When I was about ten years old, I went from reading Enid Blyton to adult novels in the space of a few days. The book that did it was Leviathan by John Gordon Davis, in which a team of ocean ecologists attack and capture a Russian whaling vessel. The book was stacked with sex, action and gore and I was entranced.
A room full of mysterious doors appeared in my imagination, each one an unread book. Next thing I knew I was striding down dark corridors in the minds of James Herbert, Guy N. Smith, Graham Masterton, Stephen King and Clive Barker, joyously terrified, always trying new doors.
As a horror writer, you come to a point at which there’s very little that frightens you within the genre. I’m far more afraid of things like poverty, failure, solitude and illness – adult monsters with as much power as the ones which used to wait under my bed; monsters no less terrifying, for they seem just as real and possible. In becoming an adult, the things that used to frighten me in fiction rarely had the same power.
One of the few authors writing now who still has the ability to anchor me in a story, scare me and make me keep turning the pages, is Adam Nevill.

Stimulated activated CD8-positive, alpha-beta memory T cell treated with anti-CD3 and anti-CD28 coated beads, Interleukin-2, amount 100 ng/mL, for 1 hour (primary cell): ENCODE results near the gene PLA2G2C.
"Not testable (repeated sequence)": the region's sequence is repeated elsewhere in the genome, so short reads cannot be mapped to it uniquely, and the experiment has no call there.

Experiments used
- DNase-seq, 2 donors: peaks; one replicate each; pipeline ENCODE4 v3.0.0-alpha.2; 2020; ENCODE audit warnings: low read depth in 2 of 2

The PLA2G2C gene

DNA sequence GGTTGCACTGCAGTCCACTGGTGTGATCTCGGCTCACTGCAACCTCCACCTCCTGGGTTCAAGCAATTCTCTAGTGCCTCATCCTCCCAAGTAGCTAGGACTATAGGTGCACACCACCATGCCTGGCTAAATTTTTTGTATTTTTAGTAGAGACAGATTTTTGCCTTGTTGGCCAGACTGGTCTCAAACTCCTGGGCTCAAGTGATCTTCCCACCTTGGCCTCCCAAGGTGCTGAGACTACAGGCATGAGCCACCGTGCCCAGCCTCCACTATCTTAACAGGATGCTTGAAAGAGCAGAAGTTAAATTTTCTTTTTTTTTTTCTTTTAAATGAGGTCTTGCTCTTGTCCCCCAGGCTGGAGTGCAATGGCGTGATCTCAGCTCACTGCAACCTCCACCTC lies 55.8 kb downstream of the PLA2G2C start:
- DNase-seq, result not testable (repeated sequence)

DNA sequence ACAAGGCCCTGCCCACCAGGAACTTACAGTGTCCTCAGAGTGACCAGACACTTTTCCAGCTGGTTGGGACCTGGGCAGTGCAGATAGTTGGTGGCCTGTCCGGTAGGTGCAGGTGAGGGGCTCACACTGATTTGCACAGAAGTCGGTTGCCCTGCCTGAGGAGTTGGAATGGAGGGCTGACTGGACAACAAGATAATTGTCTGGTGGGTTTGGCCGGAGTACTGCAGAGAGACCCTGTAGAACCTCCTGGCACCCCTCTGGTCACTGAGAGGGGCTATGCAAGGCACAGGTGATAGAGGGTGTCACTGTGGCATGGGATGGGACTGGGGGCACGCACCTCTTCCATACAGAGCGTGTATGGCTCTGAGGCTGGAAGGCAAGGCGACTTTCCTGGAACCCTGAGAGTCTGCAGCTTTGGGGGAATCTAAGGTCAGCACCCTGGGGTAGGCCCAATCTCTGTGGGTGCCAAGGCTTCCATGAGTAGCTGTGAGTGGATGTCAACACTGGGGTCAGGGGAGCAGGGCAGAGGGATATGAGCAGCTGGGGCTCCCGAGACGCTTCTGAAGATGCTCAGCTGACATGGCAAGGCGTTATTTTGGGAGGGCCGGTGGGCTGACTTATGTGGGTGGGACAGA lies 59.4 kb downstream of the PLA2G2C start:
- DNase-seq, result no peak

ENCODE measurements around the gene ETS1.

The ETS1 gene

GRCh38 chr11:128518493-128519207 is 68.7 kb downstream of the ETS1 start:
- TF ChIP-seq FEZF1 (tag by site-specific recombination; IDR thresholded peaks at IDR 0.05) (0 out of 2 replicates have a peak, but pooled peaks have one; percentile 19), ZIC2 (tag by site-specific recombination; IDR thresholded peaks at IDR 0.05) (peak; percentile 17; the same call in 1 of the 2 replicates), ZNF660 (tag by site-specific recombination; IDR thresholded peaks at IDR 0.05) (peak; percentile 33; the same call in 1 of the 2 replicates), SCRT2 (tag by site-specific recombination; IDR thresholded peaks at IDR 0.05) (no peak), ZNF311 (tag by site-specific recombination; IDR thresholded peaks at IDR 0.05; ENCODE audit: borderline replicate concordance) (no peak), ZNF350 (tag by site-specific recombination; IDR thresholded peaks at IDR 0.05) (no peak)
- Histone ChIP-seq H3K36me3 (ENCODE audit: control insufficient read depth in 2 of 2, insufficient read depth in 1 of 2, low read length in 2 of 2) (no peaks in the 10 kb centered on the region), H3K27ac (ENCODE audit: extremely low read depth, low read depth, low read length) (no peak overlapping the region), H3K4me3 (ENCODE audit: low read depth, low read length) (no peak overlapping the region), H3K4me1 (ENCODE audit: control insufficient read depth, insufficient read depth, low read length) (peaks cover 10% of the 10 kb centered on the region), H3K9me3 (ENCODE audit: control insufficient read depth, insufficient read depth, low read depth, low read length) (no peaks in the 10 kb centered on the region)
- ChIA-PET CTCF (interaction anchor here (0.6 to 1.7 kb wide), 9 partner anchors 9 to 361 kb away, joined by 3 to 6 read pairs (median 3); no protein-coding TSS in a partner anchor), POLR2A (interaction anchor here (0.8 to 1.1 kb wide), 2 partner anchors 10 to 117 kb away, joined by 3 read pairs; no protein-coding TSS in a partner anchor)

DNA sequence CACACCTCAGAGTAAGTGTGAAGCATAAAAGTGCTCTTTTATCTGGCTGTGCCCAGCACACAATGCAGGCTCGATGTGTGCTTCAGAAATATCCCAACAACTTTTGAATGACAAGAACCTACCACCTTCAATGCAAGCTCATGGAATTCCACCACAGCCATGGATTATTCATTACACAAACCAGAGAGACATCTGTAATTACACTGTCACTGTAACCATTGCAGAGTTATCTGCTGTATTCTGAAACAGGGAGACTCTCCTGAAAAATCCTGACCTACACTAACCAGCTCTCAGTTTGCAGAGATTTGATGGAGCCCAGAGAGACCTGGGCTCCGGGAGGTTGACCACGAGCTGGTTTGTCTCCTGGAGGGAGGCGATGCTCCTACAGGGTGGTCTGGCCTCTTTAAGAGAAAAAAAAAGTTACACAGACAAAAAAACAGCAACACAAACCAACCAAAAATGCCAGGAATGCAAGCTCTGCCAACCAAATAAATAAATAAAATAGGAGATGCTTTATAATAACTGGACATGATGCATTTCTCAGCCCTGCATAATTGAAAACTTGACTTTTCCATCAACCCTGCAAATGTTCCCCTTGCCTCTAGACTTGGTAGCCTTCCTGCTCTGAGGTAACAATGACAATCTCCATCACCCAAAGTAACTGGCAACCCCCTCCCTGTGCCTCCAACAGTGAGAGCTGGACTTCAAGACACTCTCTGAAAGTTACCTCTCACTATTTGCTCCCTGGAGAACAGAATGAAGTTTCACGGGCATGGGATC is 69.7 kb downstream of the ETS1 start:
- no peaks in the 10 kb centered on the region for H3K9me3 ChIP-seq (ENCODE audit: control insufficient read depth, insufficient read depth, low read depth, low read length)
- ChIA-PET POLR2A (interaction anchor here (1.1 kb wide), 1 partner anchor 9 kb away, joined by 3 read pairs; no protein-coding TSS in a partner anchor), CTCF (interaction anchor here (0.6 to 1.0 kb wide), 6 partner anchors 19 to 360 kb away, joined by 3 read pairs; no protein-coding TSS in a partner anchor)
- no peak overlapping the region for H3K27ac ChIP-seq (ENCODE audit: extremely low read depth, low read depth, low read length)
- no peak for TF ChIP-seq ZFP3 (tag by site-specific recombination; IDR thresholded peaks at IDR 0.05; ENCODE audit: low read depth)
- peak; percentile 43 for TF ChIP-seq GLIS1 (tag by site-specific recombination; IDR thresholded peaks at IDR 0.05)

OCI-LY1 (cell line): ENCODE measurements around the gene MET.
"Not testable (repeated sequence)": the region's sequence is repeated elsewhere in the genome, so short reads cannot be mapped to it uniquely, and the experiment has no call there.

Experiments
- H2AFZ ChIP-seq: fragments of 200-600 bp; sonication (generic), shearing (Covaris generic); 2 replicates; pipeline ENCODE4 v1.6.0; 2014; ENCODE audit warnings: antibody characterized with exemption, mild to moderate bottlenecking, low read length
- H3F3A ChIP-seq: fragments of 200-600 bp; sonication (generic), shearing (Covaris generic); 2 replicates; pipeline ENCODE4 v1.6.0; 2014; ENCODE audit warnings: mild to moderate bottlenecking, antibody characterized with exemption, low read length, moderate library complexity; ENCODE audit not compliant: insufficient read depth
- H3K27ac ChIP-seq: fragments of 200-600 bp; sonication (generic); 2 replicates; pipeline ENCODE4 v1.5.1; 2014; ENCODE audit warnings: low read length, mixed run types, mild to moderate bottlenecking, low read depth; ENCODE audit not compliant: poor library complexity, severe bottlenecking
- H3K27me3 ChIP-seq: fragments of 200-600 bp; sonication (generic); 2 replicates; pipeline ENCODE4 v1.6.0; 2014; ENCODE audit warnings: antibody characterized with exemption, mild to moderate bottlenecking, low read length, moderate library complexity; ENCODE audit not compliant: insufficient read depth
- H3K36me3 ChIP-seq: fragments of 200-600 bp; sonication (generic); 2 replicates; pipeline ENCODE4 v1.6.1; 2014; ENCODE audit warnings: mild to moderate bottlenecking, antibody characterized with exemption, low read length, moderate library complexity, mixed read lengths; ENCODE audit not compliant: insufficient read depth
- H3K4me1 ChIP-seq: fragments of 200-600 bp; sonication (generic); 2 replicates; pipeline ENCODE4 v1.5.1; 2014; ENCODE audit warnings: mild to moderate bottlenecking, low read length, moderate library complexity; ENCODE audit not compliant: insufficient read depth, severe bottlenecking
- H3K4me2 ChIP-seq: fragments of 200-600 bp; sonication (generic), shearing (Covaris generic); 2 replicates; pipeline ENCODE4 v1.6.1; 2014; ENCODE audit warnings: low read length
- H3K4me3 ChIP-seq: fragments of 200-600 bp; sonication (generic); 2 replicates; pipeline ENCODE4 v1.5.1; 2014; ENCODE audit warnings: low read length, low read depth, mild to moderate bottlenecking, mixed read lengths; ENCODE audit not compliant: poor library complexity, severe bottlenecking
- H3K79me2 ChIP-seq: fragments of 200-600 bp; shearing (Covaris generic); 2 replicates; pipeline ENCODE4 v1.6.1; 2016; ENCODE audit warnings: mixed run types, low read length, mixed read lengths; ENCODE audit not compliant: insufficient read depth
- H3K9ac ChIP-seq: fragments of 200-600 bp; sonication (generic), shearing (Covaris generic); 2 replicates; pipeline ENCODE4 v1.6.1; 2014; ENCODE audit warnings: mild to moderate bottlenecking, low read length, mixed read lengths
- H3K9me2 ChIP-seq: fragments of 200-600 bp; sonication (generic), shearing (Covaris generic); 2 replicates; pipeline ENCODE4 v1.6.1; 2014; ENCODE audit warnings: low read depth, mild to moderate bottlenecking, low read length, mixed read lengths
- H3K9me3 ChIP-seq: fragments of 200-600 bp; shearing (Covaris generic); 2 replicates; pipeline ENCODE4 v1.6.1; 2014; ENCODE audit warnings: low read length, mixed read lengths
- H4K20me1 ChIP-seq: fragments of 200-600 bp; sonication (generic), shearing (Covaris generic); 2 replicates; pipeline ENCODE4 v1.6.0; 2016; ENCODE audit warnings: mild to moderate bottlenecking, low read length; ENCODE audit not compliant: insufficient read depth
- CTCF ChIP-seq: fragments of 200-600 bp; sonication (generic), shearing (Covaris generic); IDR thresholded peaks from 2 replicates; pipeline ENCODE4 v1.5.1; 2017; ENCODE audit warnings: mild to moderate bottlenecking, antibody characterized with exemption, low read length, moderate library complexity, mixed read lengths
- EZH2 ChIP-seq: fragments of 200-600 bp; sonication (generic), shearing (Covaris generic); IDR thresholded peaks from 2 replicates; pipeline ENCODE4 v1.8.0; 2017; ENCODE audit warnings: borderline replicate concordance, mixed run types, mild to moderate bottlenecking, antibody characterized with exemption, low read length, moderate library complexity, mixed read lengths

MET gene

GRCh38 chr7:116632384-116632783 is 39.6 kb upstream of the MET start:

I’ve read all his novels – Banquet for the Damned, Apartment 16, The Ritual and Last Days – and you should too. Nevill has a knack of positioning the extraordinary world so close to the everyday world, that you don’t notice when he makes his monsters totally palpable, plausible and real. Next thing you know, they’re grinning in the shadows behind you, their rotten breath on your neck.
If you fancy ‘growing’ with Nevill, then begin with Banquet – soon to be re-released – and work your way through. But if you want to descend into terror, uncertain if you’ll ever return, read my favourite of his titles: The Ritual. That book still haunts me now and contains some of the tightest, most soul-stealing prose I’ve ever read.
You’ll never be the same again.
Adam’s newest work, House of Small Shadows will be available in Oct 2013 from Pan McMillan.